Ever get wistful over some DOS program? I’m part of a loyal crowd that is still using Lotus Agenda, the legendary PIM (personal information manager) that was a personal project of Lotus co-founder Mitch Kapor. You can also see Bob Newell’s page of “Agendabilia” (just coined here in honor of the occasion). His site includes the draft text of the review by James Fallows from the May 1992 issue of The Atlantic [see Addendum #3 below], still a revered document among those of us in what Fallows referred to in a long-ago email as “the Agenda bund.”
Yesterday, as I was making a copy of my planner.ag file, I noticed on the Windows Explorer screen of my PC that it had updated on 8/16/2010, but that almost all of the other files in the APPS directory were last modified on 8/17/1990. That meant that tomorrow — now today, at least for another 15 minutes or so in the EDT zone of the Eastern US — is the 20th birthday of (at least my copy of) Agenda 2.0.
Happy birthday, faithful companion, even as we now contemplate a move to running you in a DOS window, under Windows XP, under Parallels 5.0, on a MacBook Pro with 8 GB of memory running OS X. None of which — especially the 8 gigs of memory — either you or I could have anticipated or even grasped when you were born, or should that be burned?
Addendum (8/18/10): For those of you, like me, who assume that Agenda will never pass this way again, especially given the glacial pace of Chandler, despite Mitch Kapor’s initial efforts, well, there is the faintest glimmer of a hint. Or at least there is Tom Berend, a retired engineer in Toronto, whose blog title hints at what we want to hear: Lotus Agenda Rewrite. Really? One guy, on his own, a few hours a day? And as a Web app at that. Stranger things have happened. And besides, he captured the spirit of Agenda better than anyone else: “…it still amazes me how agile, how PERFECT it is.” Just so.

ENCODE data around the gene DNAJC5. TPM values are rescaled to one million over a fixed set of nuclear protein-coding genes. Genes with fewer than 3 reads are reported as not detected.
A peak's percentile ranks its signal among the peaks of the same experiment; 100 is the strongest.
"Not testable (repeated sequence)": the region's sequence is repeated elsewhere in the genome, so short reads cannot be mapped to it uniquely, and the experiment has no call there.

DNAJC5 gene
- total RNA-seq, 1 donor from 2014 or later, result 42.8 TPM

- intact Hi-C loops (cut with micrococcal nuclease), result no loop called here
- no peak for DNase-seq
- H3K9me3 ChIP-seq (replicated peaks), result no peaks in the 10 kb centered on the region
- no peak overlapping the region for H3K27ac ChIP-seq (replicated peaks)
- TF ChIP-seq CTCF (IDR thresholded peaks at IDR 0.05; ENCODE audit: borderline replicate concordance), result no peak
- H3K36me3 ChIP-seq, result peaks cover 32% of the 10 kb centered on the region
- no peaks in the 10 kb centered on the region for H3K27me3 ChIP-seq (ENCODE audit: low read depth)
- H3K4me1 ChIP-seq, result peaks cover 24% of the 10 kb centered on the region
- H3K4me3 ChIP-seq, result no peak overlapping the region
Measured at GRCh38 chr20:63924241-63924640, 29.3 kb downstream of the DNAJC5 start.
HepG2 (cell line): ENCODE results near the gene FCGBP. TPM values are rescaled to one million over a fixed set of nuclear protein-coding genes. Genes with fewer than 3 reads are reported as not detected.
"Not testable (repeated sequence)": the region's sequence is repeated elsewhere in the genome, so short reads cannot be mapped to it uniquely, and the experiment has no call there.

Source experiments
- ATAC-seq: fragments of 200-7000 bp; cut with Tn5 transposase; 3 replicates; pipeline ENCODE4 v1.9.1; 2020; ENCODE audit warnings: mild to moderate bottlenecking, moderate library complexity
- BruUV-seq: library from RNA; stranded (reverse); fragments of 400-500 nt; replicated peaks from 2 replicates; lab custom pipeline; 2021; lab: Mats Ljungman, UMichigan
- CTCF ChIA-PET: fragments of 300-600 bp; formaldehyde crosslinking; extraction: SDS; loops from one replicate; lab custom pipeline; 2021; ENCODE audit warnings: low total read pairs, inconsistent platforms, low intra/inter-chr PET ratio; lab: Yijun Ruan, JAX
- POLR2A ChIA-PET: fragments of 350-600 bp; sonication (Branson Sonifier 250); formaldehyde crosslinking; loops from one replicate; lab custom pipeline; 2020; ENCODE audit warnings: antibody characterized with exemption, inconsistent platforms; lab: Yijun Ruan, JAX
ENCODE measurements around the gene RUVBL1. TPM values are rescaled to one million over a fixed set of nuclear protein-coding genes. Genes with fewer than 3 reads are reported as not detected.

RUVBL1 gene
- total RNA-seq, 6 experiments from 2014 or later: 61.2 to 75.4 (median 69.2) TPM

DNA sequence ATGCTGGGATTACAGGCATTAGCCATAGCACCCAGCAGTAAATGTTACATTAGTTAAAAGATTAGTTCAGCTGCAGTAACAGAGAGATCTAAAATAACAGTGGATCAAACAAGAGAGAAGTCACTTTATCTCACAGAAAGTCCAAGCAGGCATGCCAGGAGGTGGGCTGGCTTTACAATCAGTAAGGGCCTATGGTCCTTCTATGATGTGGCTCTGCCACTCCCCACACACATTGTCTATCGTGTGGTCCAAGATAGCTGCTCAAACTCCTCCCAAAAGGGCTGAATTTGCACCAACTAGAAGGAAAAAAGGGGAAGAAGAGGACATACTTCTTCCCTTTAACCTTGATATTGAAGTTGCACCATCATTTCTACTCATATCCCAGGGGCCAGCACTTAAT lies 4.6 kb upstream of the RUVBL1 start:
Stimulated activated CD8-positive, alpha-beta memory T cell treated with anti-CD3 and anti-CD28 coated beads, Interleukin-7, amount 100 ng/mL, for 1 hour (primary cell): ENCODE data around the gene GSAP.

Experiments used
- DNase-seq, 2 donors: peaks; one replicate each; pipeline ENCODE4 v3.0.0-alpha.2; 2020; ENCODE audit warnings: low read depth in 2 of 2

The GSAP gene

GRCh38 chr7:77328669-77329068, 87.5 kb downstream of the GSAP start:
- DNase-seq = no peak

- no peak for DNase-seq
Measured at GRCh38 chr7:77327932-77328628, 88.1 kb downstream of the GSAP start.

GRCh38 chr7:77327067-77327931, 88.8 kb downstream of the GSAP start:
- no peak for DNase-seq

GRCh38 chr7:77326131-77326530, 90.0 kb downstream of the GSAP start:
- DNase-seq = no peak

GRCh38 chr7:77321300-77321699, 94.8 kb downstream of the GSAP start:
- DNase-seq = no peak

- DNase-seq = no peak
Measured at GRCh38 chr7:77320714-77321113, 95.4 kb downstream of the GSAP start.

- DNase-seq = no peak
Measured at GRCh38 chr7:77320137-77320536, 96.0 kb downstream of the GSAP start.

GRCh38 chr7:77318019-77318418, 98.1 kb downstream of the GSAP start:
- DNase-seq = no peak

Addendum #2 (4/8/12): Alas, very late last year, Tom Berend (see first addendum, above) put Lotus Agenda Rewrite on hold. As I read his post, probably on deep hold. As nice as Agenda redux would have been, you can’t fault his arguments.
Addendum #3 (4/8/12): Amazingly, about a month ago in sorting through some old file folders, I found the tear sheets of James Fallows’ review from the May 1992 issue of The Atlantic. For those of you who want the final word, as opposed to the draft text mentioned in the opening paragraph (above), here are the four original pages in all their edge-to-edge glory.
Addendum #4 (7/27/12): Tom Behrend has now removed his blog (formerly at lotusagenda.blogspot.com) and presumably any residual thought of a rewrite with it (see Addendum #2).